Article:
Featured player: Abdul Rahman Al Rashed
While Al Jazeera continues to make headlines across the Western world — the latest being that former Blighty Home Secretary David Blunkett advised Prime Minister Tony Blair to bomb the satcaster’s Baghdad transmitter during the Iraq war — execs at rival newsie Al Arabiya are content with snatching the crown as the Arab world’s most popular newscaster.
Ratings released by Ipsos Stat in the wake of this summer’s war between Israel and Lebanon showed Al Arabiya had finally overtaken its better-known competitor, no mean feat considering Al Jazeera had a seven-year headstart.
Leading Al Arabiya’s charge is general manager Abdul Rahman Al Rashed. The highly respected exec is recognized across the region as one of the premier Saudi journos in the game, and is known to be well-connected with the kingdom’s ruling classes.
While Al Jazeera can boast of backing from Qatar’s emir, Al Arabiya is owned by leading Saudi satcaster MBC.
“From day one, we concentrated on going after Arab audiences,” says Al Rashed. “It was never an international issue for us. We formulated our strategy to go after the Arab market, and it’s been very successful for us.”
If timing is everything, then Al Arabiya’s launch in 2003 at the height of the U.S.-led invasion of Iraq meant it had a full slate of reporting from its first day on air. The Saudi satcaster has steadily built up its reputation among Arab auds to become one of the most trusted news orgs in the region.
“We have to recognize that the news market in the Mideast is a huge one,” Rashed says. “You’re talking about more than 100 million viewers. In my opinion, it’s even bigger than Europe. There will continue to be a big interest in conflicts, whether in Iraq or Palestine, or even more local ones such as between Morocco and Algeria or in the Sudan.”
Having graduated from the American U. in Washington, D.C., with a degree in visual communications, the 50-year-old Al Rashed has enjoyed an illustrious 20-year career. Before taking up his post at Al Arabiya in 2004, Al Rashed spent five years as editor-in-chief of leading daily newspaper Al Sharq Al Awsat (also Saudi-owned), and then 10 more at the helm of weekly magazine Al Majalla.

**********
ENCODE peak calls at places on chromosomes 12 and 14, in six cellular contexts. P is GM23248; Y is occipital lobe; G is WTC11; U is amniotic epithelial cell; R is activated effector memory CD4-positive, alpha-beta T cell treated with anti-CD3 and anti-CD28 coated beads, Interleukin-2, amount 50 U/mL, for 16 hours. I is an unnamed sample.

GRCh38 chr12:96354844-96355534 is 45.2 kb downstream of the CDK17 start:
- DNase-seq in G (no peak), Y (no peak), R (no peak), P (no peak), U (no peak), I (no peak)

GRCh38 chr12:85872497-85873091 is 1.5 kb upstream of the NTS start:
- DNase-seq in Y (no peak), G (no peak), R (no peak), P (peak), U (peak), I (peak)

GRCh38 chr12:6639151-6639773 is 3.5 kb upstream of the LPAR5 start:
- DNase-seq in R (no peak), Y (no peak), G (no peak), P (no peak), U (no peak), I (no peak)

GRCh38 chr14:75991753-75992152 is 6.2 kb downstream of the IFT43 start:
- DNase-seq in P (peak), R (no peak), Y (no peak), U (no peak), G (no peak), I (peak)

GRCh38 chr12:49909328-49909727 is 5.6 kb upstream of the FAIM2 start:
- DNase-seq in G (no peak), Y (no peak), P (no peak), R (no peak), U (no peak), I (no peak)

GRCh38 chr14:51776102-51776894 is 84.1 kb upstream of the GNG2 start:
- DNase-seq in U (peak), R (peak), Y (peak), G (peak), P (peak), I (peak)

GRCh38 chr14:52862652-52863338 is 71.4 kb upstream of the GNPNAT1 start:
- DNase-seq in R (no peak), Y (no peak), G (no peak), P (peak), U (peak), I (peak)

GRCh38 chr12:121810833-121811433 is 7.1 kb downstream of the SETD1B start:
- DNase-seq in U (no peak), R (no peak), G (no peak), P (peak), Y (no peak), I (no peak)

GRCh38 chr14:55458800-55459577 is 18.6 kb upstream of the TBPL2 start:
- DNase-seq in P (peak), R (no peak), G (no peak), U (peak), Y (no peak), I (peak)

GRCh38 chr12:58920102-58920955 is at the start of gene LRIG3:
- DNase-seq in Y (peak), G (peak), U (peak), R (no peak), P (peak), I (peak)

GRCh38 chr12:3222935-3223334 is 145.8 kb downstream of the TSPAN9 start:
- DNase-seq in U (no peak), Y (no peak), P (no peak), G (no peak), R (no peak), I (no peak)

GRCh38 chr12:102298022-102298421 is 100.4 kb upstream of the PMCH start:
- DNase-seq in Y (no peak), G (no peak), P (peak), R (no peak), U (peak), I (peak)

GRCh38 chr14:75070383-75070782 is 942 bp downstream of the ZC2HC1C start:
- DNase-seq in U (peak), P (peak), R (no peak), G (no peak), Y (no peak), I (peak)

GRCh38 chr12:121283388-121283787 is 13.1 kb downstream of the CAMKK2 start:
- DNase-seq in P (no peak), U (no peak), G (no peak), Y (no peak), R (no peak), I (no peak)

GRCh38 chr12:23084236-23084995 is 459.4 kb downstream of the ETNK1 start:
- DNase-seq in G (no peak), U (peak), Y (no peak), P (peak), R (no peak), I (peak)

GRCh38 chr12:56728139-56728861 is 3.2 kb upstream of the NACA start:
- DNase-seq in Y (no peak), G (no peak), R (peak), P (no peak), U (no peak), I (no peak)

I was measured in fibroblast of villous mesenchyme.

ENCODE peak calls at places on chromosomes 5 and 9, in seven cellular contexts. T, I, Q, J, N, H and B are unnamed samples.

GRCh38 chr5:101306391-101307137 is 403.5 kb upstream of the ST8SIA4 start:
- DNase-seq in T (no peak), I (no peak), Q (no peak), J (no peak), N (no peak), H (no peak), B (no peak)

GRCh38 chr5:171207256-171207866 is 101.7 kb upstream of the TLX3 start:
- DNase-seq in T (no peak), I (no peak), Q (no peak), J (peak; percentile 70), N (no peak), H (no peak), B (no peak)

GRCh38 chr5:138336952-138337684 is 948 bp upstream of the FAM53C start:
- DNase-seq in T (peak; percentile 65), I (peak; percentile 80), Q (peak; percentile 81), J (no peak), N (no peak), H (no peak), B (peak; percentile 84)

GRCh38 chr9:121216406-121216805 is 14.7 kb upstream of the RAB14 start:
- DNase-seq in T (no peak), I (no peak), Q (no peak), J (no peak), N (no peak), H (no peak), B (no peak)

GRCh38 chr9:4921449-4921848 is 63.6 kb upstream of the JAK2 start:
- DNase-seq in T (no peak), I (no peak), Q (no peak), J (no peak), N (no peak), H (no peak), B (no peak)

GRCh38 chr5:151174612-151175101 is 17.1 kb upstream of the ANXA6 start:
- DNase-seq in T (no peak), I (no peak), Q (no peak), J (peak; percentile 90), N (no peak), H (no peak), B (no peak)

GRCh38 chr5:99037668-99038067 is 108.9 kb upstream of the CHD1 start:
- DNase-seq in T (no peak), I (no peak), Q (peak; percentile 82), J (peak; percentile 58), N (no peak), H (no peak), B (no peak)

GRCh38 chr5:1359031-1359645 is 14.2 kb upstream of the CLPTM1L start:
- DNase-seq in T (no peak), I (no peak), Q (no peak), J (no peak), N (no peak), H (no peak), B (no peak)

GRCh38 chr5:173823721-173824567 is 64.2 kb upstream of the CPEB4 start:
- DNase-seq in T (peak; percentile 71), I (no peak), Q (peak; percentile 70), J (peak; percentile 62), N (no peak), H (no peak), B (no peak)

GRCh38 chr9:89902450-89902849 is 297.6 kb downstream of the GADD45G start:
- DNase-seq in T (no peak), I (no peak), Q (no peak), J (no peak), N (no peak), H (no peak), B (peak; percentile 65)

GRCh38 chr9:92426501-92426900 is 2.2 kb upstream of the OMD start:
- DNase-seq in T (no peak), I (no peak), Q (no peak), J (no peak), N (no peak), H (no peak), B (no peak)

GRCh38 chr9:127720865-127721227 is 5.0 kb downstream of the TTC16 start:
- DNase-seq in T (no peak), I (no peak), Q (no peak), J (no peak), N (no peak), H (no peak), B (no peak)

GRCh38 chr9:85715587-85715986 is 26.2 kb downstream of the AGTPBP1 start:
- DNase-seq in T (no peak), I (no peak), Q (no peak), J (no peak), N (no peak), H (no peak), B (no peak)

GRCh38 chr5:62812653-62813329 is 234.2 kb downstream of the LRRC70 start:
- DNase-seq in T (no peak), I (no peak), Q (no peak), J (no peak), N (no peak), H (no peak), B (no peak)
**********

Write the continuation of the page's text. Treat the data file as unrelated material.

It has been a particularly heady time to cover the Arab world.
“I’m an old man now, so it’s difficult to pick out one story from the last 20 years I’m most proud of,” Al Rashed jokes. “I was the one who broke the news about Libyan involvement in Lockerbie, as well as the secret Israeli-Palestinian negotiations which were going on in Washington. But personally I most enjoyed reporting about NASA while I was in Houston and Florida.”
Al Rashed has been instrumental in pushing the importance of training for all Al Arabiya reporters. The exec sent his field staff on a course that covered everything from lighting to interviewing and editing. He will introduce a code of ethics at the satcaster sometime in 2007.
“Next year will be our year of training. We don’t lack issues, audiences or journalists in the Arab world. What we are lacking is improving the skills, which will make a difference,” says Al Rashed.
As well as continued competition from Al Jazeera, Al Rashed soon will have to contend with a wave of Western-funded Arab newscasters. Russia, Germany and France, as well as the BBC, are all set to launch their own Arabic-language services in the months to come. Not that Al Rashed is overly worried.
“I think the Arab market will only support two or three big news channels. The rest will be useful for a certain audience, but I can’t imagine the French or the Russians will have a major impact on us.”